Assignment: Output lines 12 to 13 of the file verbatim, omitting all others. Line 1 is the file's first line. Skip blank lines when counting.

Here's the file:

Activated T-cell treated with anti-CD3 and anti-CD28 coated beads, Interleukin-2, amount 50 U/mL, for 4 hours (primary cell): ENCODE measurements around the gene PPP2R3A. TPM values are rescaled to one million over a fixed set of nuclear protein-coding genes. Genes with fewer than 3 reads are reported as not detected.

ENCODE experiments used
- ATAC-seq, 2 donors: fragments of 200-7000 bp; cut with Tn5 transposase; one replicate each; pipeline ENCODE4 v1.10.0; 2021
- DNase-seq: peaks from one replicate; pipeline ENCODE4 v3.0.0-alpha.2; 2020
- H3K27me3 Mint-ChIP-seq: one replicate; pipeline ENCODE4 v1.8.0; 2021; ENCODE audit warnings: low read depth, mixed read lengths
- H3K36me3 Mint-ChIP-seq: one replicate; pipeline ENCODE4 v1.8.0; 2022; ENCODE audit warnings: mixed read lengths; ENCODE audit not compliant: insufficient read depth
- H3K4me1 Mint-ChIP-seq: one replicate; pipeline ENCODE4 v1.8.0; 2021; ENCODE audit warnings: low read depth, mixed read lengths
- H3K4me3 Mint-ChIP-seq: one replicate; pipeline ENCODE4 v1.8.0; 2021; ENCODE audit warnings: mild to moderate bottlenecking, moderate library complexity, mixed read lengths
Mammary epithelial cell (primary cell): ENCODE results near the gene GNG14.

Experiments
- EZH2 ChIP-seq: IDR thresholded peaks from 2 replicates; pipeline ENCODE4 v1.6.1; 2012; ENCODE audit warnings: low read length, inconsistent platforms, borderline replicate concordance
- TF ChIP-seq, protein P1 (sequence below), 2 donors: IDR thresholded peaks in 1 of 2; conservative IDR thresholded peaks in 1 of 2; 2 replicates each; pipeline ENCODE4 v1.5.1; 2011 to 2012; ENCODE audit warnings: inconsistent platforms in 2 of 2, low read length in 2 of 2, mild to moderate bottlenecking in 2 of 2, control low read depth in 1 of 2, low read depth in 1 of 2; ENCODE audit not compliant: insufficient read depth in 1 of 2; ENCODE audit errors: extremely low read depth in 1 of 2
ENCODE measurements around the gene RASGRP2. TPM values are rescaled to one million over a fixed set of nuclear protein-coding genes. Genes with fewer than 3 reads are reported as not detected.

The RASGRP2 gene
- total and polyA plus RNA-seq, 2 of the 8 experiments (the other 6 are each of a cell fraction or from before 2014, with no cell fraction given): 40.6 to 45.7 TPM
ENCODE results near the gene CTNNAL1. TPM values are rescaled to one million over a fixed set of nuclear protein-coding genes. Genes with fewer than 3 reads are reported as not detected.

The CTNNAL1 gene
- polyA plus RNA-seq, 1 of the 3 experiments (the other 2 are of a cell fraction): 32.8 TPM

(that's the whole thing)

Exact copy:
- TF ChIP-seq, protein P1 (sequence below), 2 donors: IDR thresholded peaks in 1 of 2; conservative IDR thresholded peaks in 1 of 2; 2 replicates each; pipeline ENCODE4 v1.5.1; 2011 to 2012; ENCODE audit warnings: inconsistent platforms in 2 of 2, low read length in 2 of 2, mild to moderate bottlenecking in 2 of 2, control low read depth in 1 of 2, low read depth in 1 of 2; ENCODE audit not compliant: insufficient read depth in 1 of 2; ENCODE audit errors: extremely low read depth in 1 of 2
ENCODE measurements around the gene RASGRP2. TPM values are rescaled to one million over a fixed set of nuclear protein-coding genes. Genes with fewer than 3 reads are reported as not detected.